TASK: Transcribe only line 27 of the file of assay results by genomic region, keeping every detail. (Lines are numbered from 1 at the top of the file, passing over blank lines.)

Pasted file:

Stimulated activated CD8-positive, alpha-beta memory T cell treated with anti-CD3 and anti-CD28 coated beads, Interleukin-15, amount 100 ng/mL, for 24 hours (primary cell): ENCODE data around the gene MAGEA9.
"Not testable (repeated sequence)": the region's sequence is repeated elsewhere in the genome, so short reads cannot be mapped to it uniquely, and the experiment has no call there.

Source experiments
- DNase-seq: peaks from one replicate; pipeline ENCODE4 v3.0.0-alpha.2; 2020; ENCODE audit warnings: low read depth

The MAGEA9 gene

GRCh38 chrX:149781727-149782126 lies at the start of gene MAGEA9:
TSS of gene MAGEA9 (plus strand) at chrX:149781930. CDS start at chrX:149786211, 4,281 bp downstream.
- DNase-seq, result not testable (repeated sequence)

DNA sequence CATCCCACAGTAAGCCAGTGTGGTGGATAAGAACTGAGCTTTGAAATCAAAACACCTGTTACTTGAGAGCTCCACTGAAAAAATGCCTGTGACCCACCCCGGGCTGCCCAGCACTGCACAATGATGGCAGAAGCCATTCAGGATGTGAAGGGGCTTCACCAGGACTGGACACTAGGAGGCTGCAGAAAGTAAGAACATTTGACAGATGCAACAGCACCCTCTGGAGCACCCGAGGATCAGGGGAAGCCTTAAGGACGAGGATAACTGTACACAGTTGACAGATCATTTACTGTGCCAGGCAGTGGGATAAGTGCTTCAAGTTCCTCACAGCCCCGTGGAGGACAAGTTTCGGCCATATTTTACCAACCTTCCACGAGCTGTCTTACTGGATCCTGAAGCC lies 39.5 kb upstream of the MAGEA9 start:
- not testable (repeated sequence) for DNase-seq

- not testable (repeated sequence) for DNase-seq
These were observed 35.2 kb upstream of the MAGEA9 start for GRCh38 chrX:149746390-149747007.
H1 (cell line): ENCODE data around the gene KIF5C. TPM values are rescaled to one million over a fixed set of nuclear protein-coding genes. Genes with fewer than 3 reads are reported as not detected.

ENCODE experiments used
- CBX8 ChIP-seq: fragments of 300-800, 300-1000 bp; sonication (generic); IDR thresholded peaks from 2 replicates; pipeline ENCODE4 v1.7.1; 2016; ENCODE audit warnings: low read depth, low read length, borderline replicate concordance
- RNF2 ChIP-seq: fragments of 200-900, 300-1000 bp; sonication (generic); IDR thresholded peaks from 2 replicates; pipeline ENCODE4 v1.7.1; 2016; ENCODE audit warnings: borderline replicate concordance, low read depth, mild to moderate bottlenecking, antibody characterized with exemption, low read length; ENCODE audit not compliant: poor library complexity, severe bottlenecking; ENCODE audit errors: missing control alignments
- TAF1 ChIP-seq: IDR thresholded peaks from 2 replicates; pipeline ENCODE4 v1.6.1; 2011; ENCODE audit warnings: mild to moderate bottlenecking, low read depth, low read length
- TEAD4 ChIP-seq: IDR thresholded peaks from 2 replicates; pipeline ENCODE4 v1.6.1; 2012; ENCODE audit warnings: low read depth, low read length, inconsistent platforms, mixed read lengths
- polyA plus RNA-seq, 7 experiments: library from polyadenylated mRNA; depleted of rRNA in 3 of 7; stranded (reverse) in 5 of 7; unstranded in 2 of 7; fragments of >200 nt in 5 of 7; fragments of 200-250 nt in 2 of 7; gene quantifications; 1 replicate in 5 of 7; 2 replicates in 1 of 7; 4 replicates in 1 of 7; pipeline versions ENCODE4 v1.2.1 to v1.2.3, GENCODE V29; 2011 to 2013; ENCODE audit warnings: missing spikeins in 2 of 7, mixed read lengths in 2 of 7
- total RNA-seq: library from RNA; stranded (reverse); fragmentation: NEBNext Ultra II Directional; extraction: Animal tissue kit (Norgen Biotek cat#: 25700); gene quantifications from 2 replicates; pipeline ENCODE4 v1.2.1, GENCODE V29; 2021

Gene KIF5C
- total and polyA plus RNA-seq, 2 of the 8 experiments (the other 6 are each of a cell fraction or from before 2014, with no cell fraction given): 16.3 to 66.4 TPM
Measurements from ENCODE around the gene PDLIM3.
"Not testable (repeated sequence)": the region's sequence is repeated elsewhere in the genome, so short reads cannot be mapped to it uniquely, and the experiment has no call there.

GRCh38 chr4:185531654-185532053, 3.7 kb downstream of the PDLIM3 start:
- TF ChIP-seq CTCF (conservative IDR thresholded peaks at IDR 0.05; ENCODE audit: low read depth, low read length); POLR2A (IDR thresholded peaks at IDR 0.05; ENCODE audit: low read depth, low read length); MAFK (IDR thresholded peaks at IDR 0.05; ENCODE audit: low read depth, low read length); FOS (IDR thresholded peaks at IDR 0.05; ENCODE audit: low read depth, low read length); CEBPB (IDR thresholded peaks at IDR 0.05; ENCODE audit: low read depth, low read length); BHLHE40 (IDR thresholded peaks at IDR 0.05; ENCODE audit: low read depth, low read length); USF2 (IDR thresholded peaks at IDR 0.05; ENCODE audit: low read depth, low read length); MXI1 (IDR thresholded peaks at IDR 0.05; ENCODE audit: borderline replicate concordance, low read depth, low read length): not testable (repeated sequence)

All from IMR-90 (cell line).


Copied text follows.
All from IMR-90 (cell line).